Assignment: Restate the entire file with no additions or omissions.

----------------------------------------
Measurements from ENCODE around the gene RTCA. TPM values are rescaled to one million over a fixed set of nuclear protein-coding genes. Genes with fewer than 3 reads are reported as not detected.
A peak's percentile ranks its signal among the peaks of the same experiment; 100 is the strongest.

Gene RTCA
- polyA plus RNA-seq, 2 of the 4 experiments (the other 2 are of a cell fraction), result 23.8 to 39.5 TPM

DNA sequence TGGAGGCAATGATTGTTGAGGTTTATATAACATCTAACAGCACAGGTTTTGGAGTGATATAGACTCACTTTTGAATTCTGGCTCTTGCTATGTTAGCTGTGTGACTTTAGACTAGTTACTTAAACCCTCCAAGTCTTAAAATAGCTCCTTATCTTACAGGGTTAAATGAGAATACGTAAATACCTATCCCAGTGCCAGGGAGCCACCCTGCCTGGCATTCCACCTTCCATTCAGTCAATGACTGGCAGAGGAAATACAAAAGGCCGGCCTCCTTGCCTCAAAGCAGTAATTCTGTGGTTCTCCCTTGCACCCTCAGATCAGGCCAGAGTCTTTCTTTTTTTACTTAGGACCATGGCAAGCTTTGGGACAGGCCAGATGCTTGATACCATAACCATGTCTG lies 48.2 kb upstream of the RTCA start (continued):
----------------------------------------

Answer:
Measurements from ENCODE around the gene RTCA. TPM values are rescaled to one million over a fixed set of nuclear protein-coding genes. Genes with fewer than 3 reads are reported as not detected.
A peak's percentile ranks its signal among the peaks of the same experiment; 100 is the strongest.

Gene RTCA
- polyA plus RNA-seq, 2 of the 4 experiments (the other 2 are of a cell fraction), result 23.8 to 39.5 TPM

DNA sequence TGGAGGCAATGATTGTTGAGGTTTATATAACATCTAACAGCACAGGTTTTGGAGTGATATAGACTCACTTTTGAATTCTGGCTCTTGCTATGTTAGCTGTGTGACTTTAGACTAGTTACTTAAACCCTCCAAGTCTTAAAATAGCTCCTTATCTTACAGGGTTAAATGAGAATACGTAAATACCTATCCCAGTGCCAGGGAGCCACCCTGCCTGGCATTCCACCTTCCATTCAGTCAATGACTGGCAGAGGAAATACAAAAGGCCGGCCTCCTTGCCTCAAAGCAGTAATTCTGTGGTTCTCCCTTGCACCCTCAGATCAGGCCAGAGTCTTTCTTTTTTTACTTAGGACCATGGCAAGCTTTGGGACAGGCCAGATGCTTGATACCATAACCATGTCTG lies 48.2 kb upstream of the RTCA start (continued):